FIG. 7 depicts a SW−WIC with a legacy plug-in connector 50 at the center of the card and first and second card edge connector formed on first and second card sections 72 and 74 disposed on either side of the plug-in connector 50 and recessed from the back of the card. The card edge connector area on the section includes metal tabs for receiving in-line supply and return. The backplane connector 80 includes a center section 82 for engaging the legacy plug-in connector and first and second end sections 84 and 86 for guiding the card to engage the plug-in connector slot. Each of the first and second end sections 84 and 86 includes a slot 88 and 90, respectively, for receiving the corresponding card edge connector area and each slot includes contacts for engaging the metal tabs on the card edge connector area and for forming an electrical connection with them.

The next several embodiments to be described include extra pins for supply and return displaced laterally from the legacy connector.

FIGS. 8 and 9 depict backplane connectors having power and return blades displaced laterally from the legacy backplane connector. In FIG. 8, four blades are utilized to supply increased current ratings at various voltage ratings. A first pair of blades 90 are disposed to the right of the plug-in connector slot 14 and a second pair of blades 92 are disposed to the left of the connector slot 14. This backplane connector is compatible with a SW−WIC which plugs into the center legacy connector and a SW−HWIC which plugs into the center signal connector and also connects to the extra power blades.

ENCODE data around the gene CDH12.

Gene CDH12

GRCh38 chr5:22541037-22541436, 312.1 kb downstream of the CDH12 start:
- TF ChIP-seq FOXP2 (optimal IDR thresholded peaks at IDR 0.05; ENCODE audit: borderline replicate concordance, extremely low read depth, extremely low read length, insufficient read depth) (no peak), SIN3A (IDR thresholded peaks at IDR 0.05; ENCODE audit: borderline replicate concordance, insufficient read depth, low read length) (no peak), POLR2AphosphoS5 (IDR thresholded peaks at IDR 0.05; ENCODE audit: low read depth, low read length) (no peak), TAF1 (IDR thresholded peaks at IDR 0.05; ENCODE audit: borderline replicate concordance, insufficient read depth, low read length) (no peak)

In FIG. 9 the connector is changed to have additional blades disposed on one side (in this case the right side) of the signal connector 14. Thus, a DW−HWIC that requires extra power can be plugged in while compatibility with legacy SW−WICs and SW−HWICs is maintained.

An alternative embodiment is depicted in FIG. 10, which is a backplane connector having a center plug-in connector slot 14 and end sections 102 and 104 including slots 106 and 108, respectively, for guiding the card in the center connector slot 14. Each end section includes power pins for supply and return for the SW−HWIC.